Monday, July 26, 2010
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Answer by Tony Leukering
A raptor perched on the ground right next to a railroad track is this week's quiz bird. We cannot see the bird's underparts, which probably threw off all of those getting the incorrect answer. But, we don't really need them, if we pay close attention to the field marks on the upperparts, and one very useful one on the underparts, that we can see.
Peter Wilkinson, who got the correct answer, wondered if I was trying to make quiz takers think of falcons, due to our bird's long wings, which extend beyond the tail tip. My answer is, "not consciously," but that was one feature that I was going to expouse upon. It does have long wings and the visible primaries are quite black, contrasting strongly with the rest of the wing that is visible. With a view from above of this bird in flight, we would see a fairly distinctly bicolored wing, dark hand and browner arm. Also note that the bird has at least two ages of secondaries, thus it is not a juvenile. The age is relevant, as the tail pattern means a bit more since most juvenile raptors that might be confused with our quiz bird have banded tails, but don't as adults.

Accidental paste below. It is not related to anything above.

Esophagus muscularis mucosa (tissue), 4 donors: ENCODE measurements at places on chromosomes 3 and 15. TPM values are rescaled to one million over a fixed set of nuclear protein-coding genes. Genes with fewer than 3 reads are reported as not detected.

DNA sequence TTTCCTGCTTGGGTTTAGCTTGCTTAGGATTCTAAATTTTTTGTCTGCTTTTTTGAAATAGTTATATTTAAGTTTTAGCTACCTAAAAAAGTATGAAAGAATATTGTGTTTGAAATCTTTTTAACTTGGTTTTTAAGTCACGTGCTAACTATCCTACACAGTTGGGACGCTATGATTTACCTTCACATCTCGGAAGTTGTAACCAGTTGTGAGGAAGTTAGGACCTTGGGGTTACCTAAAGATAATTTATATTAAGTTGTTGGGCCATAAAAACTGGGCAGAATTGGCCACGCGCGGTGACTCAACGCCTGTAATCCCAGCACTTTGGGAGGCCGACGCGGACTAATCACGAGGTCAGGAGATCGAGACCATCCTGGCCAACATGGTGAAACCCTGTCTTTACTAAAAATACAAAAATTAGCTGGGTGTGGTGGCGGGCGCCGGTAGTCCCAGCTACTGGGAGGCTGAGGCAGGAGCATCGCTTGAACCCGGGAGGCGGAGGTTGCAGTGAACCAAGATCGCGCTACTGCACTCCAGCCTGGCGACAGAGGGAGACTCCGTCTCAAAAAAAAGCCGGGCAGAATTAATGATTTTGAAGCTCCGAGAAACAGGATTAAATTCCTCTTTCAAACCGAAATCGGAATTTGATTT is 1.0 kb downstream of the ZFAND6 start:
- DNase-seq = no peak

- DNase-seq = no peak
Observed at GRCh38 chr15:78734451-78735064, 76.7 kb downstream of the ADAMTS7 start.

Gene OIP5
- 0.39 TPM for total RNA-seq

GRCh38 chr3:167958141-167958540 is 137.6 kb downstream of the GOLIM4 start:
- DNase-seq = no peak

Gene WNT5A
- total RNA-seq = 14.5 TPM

The large falcons generally have tapered tails inconsistent with the quiz bird's. The deck feathers (yes, Peter, the raptor community on this side of the Pond does use the term) -- the central rectrices -- are broad and rounded on our bird, another feature at least somewhat inconsistent with a falcon ID. The strong pale fringes to all of the upperparts feathers should rule out all of the kites that might be considered.
With the above, we'll probably have to look among the buteos for a solution. With that, the face pattern becomes quite critical. Only two buteos typically show such well demarcated white foreheads and chin/throat: Short-tailed and Swainson's. Our bird is really too patterned above for Short-tailed and, despite the species' namesake, the short wings still don't protrude beyond the tail tip. Additionally, raise your hands all who have actually seen a perched Short-tailed Hawk! I haven't, though, of course, they do partake of that activity. I took this picture of an adult Swainson's Hawk along Hwy 138 in Logan Co., CO, on 19 June 2010.
One respondent neglected the possessive aspect of the species' name, so the answer was precluded from being correct for the competition. Three pictures into the new quarter, there are seven tied at the head of the class with perfect scores.
Incorrect species provided as answers:
Short-tailed Hawk - 2
Mississippi Kite - 1
Ferruginous Hawk - 1
Gyrfalcon - 1
Congratulations to the 16 of 21 getting the quiz correct:
Answer: Swainson's Hawk